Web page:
Apart from the abovementioned Still image and Video modes, there are some more available with the Cruise:
The time that passes from the moment you launch the camera application till the moment when you can enjoy a shot on its display averages 12 seconds. It takes the Cruise around 3-5 seconds to focus the camera, and for the macro mode the auto focus time rockets up to 8-9 seconds.
The Touch Cruise utilizes a 1350 mAh Li-Ion battery, which is the most commonly used unit among today’s communicators.
The Cruise has a rated battery life of 400 hours of standby and up to 7 hours of talk time.
We will give this device’s cell a good run-through as soon as it starts shipping.
The HTC Touch Cruise is powered by the Qualcomm MSM 7200, just like the HTC TyTN II and the Touch Dual. Learn more about this platform in our thorough review of the HTC TyTN II.
The Touch Cruise’s CPU runs at 400 MHz. The communicator ships with 128 Mb of RAM, out of which around 100 Mb is available for applications and OS needs, though the system files occupy around 40 Mb of this volume, so you are down to roughly 60 Mb – this should be enough to allow for ten and more applications to run simultaneously on the Touch Cruise. The storage space that the user can manage makes 125 Mb, so you should experience no shortage in this department when it comes to installation of the most helpful and essential applications. And the rest can be thrown onto the memory card.
We have put the Cruise though its paces with the help of the benchmarks built into Core Player. Rates of 100% indicate that videos in the given resolution will be played back without any discernable slow-downs, frames might drop out only during dynamic scenes. And all performance rates better than 120-130% mean that the communicator’s computing power will be enough for perfect playback (no freezes or dropped frames) of videos in the given resolution and quality.
That’s how the Touch Cruise fares compared to the HTC TyTN II and the Glofiish X600
As the diagram tells us, the Touch Cruise is second to the E-Ten’s model in terms of video performance, and slightly ahead of the TyTN II. Naturally the Cruise trumps its predecessor, the HTC P3300 in this department hands down. Just like its major rivals, this communicator can playback converted video clips with no freezes or slow-downs, but that’s about it. Basically, the chipset’s video rendering abilities are not employed by applications.
The model is quite speedy when it comes to menu navigation. Generally speaking, you will feel right at home, in case you have some previous experience of using a contemporary communicator. And in standard applications (calls, text messages, mail checks) you won’t notice that marginal difference between the Touch Cruise and the models running on other 400 MHz CPUs.
The handset seamlessly taps into GSM (850/900/1800/1900) and UMTS (850, 1900, 2100) networks. Both EDGE and HSDPA high speed data protocols are supported by the Touch Cruise. Its wireless connectivity options include Wi-Fi and Bluetooth. For PC synchronization and data transfer purposes you can use the miniUSB cable shipping with the handset, apart from its Bluetooth wireless connectivity. The Cruise employs USB 2.0 standard, whose speed, in theory, tops out at 480 Mbit/s, however in real life we copied a 10 Mb file onto the Cruise over USB in 9-10 seconds.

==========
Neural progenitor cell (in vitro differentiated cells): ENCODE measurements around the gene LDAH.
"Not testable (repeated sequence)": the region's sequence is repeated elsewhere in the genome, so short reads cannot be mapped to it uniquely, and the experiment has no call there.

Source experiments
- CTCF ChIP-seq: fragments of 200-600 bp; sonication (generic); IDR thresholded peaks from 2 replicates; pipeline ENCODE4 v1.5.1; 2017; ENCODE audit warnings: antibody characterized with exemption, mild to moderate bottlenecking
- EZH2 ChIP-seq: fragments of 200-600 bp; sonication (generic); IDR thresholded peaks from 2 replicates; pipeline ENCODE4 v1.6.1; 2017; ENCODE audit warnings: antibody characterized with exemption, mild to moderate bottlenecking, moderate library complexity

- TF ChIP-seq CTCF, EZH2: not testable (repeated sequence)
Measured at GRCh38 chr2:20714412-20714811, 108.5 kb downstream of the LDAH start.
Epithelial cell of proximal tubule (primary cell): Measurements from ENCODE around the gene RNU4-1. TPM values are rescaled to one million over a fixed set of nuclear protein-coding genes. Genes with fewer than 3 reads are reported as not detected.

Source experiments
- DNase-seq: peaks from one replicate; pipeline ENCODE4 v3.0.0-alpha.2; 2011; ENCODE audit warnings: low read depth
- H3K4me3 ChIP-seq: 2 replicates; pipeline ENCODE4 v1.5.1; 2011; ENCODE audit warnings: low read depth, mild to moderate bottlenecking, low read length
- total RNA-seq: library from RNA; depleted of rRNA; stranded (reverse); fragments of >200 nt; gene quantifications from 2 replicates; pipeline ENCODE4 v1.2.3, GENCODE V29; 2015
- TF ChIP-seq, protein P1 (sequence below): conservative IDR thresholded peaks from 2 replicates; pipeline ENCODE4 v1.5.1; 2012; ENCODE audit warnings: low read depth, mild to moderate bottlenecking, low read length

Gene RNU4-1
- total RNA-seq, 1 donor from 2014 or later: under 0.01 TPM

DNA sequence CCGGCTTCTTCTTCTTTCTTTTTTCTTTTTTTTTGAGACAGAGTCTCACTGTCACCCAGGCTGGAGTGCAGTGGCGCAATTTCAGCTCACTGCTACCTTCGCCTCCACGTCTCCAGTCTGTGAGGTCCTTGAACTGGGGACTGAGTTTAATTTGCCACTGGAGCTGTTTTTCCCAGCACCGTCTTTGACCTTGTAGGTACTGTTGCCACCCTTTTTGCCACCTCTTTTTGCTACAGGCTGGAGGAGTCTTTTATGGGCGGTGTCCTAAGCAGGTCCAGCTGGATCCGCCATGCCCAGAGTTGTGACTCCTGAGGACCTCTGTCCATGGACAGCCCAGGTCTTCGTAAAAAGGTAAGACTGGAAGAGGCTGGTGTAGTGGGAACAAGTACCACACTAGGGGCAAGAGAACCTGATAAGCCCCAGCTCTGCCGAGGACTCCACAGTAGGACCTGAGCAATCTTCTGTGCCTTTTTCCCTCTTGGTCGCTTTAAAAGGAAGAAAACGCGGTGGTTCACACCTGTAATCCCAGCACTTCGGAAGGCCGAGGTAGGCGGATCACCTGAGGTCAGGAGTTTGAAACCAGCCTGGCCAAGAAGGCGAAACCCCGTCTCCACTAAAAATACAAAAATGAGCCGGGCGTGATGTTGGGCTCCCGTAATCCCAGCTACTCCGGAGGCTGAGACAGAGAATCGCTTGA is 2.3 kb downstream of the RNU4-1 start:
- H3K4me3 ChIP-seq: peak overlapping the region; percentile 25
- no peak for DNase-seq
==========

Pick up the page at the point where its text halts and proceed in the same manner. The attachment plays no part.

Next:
For managing all wireless interfaces, the Touch Cruise utilizes an application from HTC’s suite of apps – Comm Manager.
The communicator also comes with Bluetooth 2.0+EDR module and already-standard Microsoft’s drivers. Below is a rundown on the profiles available with the Touch Cruise and their purposes:
Handling a stereo-headset was very easy with the Touch Cruise – we had no problems pairing it with the device, nor did we experience any delays in sound or improper operation of controls. The sonic experience delivered by the communicator is pretty much fine, but if you are into music, wireless earphones may not be the best way to go.
The Bluetooth settings now sport one interesting option that was previously unavailable with other models. Specifically, now you can set the time span during which the Touch Cruise will be detectable for other devices. And after that, other phones around won’t be able to track our Cruise, even though its Bluetooth module will still be online.
Wi-Fi 802.11b/g. The Cruise Wi-Fi module is a solid performer – we tested it with a Skype call made over Wi-Fi (your contact’s voice comes out of the loudspeaker).
The communicator runs on Windows Mobile 6 Professional. To learn more about the standard feature pack shipping with this operating system, go to our dedicated review.
The HTC Touch Cruise and the HTC Touch Dual represent a leap up in the development of bundled software for HTC. These two models employ an extended version of the modules originally installed on the HTC Touch, which automatically brings new abilities for the Contact list alongside new applications.
From this moment on, the Contact list always features the alphabet running down the right edge of the display, with its language being directly linked with your firmware default language.
Moving your finger down the list, you highlight every letter and once you hover over one for a moment, you will see this letter, yet magnified, in the center of the display.